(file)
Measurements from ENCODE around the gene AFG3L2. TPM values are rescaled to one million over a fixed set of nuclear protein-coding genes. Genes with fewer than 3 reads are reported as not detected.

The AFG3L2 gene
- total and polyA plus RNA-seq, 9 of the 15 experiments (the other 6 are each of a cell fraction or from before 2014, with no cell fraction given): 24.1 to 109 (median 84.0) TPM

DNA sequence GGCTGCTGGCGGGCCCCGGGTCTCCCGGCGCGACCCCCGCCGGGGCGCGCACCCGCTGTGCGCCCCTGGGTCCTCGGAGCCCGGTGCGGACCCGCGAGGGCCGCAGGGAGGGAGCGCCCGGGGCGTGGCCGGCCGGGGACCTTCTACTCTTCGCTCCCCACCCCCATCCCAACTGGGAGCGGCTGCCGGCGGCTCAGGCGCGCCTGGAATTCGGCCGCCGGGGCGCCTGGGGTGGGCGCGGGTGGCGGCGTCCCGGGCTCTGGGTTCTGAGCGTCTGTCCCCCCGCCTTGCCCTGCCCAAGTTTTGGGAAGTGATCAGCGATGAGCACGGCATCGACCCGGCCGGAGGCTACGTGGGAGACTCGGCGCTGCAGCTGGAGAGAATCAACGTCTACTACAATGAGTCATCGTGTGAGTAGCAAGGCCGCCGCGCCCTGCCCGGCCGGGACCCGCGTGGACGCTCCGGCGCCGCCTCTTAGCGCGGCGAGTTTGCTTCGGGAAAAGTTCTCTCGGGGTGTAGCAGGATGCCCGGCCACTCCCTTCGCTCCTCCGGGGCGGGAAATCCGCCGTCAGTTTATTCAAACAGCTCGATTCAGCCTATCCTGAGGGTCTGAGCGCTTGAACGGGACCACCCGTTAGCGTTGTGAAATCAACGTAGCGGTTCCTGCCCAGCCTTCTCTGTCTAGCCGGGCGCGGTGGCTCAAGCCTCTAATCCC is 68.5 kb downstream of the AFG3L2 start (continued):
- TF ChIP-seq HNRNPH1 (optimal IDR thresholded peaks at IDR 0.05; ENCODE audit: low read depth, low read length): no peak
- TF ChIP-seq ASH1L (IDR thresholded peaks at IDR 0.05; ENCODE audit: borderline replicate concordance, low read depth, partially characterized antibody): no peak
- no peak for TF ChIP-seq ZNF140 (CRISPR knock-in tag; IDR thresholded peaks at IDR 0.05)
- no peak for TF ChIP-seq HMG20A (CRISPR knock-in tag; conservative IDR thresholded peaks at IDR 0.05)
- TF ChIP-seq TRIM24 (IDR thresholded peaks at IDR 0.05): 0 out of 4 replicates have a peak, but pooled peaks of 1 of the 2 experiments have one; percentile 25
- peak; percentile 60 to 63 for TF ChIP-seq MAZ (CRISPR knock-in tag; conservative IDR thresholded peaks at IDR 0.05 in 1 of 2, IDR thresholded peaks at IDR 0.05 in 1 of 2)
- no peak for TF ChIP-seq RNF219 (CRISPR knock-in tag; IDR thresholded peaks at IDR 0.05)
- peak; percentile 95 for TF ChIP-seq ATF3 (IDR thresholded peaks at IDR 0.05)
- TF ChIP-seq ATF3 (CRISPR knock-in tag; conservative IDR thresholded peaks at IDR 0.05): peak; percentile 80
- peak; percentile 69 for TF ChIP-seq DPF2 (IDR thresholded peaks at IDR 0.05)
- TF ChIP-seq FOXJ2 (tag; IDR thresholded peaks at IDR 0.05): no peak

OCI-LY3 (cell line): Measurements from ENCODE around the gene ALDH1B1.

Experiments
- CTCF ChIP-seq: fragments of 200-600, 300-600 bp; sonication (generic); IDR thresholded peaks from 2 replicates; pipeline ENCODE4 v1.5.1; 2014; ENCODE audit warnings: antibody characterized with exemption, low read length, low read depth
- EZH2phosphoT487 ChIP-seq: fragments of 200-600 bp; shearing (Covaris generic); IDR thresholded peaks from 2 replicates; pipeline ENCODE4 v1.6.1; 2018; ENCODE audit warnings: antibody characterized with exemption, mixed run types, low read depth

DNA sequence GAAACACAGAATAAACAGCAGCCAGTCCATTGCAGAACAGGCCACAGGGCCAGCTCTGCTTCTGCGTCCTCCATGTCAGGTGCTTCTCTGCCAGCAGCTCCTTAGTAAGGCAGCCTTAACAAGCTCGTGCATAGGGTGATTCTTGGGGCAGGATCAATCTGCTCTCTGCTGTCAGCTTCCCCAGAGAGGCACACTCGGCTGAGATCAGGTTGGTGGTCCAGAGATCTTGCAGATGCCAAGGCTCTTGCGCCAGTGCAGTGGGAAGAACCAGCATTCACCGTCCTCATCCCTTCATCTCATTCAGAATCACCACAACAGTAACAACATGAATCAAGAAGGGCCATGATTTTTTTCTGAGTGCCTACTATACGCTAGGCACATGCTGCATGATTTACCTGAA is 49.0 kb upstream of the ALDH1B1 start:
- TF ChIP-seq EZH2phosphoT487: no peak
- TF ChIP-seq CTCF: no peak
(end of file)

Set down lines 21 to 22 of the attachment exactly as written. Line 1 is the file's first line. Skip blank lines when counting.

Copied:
- TF ChIP-seq EZH2phosphoT487: no peak
- TF ChIP-seq CTCF: no peak